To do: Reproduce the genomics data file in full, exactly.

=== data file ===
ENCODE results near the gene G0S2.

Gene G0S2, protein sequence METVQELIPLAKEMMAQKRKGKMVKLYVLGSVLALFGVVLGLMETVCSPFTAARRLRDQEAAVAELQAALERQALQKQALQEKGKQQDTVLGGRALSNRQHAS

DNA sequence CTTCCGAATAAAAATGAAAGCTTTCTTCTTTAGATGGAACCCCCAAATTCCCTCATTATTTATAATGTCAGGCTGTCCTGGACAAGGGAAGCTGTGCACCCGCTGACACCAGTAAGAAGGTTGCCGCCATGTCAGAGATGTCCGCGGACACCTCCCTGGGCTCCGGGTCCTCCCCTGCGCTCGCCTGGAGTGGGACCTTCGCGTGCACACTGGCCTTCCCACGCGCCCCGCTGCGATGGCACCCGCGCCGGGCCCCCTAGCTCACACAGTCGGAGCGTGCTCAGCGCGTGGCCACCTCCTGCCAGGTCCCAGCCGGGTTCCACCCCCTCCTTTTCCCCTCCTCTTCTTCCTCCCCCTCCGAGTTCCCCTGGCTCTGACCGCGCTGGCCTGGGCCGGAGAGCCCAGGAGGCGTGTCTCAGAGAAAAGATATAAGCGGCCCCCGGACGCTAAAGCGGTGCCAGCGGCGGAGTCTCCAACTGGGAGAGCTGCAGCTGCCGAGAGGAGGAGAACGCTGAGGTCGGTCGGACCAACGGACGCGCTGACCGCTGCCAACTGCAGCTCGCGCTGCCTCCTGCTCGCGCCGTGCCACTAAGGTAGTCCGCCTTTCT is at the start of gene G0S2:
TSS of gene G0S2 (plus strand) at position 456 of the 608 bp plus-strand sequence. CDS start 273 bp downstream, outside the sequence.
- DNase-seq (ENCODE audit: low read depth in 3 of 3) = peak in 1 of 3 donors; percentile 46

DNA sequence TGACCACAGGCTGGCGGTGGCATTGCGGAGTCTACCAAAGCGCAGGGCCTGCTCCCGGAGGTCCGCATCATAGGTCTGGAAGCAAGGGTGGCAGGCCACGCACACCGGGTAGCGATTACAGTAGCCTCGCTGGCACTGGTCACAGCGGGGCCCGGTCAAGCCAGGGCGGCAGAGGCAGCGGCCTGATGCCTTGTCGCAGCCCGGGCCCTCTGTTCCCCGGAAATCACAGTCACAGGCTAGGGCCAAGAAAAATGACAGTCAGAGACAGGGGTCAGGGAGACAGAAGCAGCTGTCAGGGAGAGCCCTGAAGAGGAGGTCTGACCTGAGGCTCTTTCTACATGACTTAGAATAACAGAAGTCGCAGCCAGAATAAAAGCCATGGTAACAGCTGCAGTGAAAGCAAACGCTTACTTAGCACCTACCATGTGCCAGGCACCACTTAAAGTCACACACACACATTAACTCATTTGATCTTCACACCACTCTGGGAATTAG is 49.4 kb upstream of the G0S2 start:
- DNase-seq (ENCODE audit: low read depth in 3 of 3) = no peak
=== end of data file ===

ENCODE results near the gene G0S2.

Gene G0S2, protein sequence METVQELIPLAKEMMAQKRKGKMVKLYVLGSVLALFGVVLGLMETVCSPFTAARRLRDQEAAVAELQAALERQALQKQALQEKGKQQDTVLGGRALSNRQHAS

DNA sequence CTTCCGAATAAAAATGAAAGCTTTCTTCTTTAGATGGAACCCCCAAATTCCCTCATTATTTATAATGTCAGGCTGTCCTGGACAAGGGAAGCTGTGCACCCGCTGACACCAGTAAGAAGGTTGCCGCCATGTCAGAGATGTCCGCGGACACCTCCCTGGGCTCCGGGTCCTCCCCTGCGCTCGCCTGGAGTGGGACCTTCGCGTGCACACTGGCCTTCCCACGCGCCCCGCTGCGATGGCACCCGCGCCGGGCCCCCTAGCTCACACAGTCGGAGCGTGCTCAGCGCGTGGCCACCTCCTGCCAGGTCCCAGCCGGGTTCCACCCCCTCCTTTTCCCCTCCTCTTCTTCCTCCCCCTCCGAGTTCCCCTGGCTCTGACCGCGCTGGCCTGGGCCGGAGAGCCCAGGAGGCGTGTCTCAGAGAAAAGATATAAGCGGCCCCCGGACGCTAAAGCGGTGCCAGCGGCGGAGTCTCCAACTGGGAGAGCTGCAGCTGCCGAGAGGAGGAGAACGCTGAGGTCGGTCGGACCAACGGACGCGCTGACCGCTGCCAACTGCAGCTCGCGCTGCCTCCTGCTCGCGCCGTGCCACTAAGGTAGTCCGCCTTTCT is at the start of gene G0S2:
TSS of gene G0S2 (plus strand) at position 456 of the 608 bp plus-strand sequence. CDS start 273 bp downstream, outside the sequence.
- DNase-seq (ENCODE audit: low read depth in 3 of 3) = peak in 1 of 3 donors; percentile 46

DNA sequence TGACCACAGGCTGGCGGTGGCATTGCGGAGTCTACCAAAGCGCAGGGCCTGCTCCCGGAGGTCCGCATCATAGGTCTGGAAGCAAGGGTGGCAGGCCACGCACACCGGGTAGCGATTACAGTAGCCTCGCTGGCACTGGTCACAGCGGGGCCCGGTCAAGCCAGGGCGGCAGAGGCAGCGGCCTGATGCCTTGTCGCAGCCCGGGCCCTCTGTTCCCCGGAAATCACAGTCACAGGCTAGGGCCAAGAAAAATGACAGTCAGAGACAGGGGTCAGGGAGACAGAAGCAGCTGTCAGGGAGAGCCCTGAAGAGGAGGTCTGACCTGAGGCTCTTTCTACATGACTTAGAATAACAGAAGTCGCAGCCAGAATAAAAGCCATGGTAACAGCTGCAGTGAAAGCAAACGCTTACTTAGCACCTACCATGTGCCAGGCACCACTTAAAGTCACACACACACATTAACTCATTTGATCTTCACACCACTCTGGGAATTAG is 49.4 kb upstream of the G0S2 start:
- DNase-seq (ENCODE audit: low read depth in 3 of 3) = no peak